• The -parents flag corresponds to the parents value of the origin chain in relation to the destination chain. If you're deriving a multi-location derivative account on a parachain destination from a relay chain origin, this value would be 1. If left out, the parents value defaults to 0

For our case, we will send the remote EVM call via XCM from Alice's account, which is 5Fe4nNwxJ9ai9hVkUubiy4e6BVs1tzJGDLXAdhUKuePq9CLp. A parachain ID is omitted from the command since we are sending the XCM instruction from the relay chain. A parents value of 1 indicates that the relay chain is a parent of the destination parachain. The command and response should resemble the following image:

Calculating the multilocation-derivative account

The values are all summarized in the following table:

Name Value
Origin Chain Encoded Address 5Fe4nNwxJ9ai9hVkUubiy4e6BVs1tzJGDLXAdhUKuePq9CLp
Origin Chain Decoded Address 0x9e263df66ff98212347e9a6b51d56f7a982bc25bb1300cd20e5a68d726789043
Multilocation-Derivative Account (32 bytes) 0xf0615483cbe76f5b2aa80a8ce2b2e9a8206deb65b8a1323270e25802f600f95c
Multilocation-Derivative Account (20 bytes) 0xf0615483cbe76f5b2aa80a8ce2b2e9a8206deb65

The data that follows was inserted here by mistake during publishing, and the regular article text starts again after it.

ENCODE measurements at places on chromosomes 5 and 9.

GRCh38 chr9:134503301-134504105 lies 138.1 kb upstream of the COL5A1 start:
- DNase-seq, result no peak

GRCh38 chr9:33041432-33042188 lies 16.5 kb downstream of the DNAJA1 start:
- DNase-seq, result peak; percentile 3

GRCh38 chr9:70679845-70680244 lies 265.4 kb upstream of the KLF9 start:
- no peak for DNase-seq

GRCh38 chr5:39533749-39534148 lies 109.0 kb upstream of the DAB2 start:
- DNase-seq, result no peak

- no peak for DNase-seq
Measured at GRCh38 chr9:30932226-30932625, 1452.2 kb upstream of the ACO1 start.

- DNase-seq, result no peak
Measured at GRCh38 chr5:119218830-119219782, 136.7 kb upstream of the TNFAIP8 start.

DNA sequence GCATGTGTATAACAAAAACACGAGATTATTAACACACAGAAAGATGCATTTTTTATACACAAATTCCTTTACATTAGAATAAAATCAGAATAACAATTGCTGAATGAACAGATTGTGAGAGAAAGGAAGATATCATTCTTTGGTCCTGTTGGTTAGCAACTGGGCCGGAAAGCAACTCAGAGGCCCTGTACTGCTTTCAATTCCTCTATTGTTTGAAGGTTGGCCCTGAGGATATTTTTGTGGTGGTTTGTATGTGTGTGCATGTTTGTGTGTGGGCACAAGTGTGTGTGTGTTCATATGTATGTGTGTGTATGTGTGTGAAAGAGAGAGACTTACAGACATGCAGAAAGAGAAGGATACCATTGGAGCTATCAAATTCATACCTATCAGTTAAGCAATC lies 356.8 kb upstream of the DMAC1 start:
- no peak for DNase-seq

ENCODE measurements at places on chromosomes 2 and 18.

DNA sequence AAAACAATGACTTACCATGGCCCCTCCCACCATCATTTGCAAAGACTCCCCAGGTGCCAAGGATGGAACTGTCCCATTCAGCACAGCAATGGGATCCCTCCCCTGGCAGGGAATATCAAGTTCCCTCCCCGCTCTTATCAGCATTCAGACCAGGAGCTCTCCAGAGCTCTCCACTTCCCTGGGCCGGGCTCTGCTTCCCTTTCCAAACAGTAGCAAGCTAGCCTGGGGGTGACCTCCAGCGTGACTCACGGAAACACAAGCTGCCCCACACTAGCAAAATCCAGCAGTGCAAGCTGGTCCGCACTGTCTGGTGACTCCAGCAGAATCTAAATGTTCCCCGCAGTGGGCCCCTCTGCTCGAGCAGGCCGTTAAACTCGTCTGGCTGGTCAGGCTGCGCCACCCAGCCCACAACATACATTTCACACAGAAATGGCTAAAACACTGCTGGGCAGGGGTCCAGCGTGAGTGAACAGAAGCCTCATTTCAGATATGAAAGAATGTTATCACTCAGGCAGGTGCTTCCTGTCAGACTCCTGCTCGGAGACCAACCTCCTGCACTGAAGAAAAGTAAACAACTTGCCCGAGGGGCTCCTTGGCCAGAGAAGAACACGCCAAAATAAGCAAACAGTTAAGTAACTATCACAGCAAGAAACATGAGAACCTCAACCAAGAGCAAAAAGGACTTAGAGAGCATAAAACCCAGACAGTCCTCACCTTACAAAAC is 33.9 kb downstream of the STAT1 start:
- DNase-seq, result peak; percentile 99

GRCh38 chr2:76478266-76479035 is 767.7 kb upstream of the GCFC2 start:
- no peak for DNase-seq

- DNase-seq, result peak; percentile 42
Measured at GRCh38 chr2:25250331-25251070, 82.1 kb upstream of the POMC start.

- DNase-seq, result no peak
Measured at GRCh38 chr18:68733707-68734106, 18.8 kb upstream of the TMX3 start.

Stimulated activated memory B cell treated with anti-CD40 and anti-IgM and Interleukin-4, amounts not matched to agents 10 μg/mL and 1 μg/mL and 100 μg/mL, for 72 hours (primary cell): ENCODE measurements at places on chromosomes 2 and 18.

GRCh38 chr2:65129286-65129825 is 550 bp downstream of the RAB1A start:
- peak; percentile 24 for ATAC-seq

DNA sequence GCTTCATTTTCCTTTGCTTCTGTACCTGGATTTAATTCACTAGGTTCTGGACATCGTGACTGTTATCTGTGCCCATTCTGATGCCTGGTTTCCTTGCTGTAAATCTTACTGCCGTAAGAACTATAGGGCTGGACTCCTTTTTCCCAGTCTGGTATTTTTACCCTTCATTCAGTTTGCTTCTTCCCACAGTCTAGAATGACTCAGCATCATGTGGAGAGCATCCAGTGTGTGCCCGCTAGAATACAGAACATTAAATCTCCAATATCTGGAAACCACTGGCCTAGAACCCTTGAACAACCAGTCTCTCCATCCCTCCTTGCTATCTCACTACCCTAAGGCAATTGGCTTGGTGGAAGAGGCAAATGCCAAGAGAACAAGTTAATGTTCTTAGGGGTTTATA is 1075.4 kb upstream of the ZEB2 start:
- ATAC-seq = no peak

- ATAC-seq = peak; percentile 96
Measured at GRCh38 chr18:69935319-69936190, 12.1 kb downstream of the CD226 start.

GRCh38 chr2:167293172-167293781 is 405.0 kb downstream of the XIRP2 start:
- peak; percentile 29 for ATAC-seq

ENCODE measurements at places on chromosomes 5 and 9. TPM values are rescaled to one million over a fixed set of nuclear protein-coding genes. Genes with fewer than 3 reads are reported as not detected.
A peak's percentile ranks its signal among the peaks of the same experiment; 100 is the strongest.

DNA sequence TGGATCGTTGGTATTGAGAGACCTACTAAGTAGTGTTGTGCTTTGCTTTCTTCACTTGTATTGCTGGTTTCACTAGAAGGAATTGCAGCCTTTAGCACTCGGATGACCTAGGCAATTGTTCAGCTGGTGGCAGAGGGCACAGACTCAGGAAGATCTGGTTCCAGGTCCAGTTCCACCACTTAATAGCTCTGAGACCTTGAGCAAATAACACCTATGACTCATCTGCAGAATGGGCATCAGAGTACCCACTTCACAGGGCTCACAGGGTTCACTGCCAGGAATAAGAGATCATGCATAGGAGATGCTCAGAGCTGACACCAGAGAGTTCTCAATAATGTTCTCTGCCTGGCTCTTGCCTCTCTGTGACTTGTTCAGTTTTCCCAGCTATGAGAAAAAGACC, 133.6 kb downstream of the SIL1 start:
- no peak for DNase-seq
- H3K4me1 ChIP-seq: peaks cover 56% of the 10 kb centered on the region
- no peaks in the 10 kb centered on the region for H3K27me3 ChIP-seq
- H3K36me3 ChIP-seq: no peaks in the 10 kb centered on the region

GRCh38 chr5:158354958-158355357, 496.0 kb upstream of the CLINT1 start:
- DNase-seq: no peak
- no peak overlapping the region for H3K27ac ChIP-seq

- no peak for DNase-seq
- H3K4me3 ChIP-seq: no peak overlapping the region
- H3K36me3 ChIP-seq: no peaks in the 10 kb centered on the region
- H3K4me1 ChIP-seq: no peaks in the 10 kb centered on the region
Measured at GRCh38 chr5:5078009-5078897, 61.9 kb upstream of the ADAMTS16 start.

The script will return 32-byte and 20-byte addresses. We’re interested in the Ethereum-style account, the 20-byte one, which is 0xf0615483cbe76f5b2aa80a8ce2b2e9a8206deb65. Feel free to look up your multilocation-derivative account on Moonscan. Next, you can fund this account with DEV tokens.

You can get DEV tokens for testing on Moonbase Alpha once every 24 hours from the Moonbase Alpha Faucet.

Preparing the Mint EVM Calldata

First, we'll generate the necessary calldata for minting the MARS and NEPT tokens. We'll then reference the Batch Precompile to batch the calls into a single one.

The function being targeted here is the mint function of Moonbase Minter. It takes no parameters, and the function calldata is the same for each planet. However, each planet has a different contract address.

The easiest way to get the calldata is through the Moonbase Minter page. Once you land on the website, take the following steps:

  1. Press Connect MetaMask and unlock your wallet
  2. Click on any of the Mint buttons since they all have the same calldata
  3. MetaMask should pop up, but do not sign the transaction. In MetaMask, click on the hex tab, and the encoded calldata should show up
  4. Click on the Copy raw transaction data button. This will copy the encoded calldata to the clipboard, which should match: 0x2004ffd9

Calldata for Minting action


Other wallets also offer the same capabilities of checking the encoded calldata before signing the transaction.

Preparing the Batch Calldata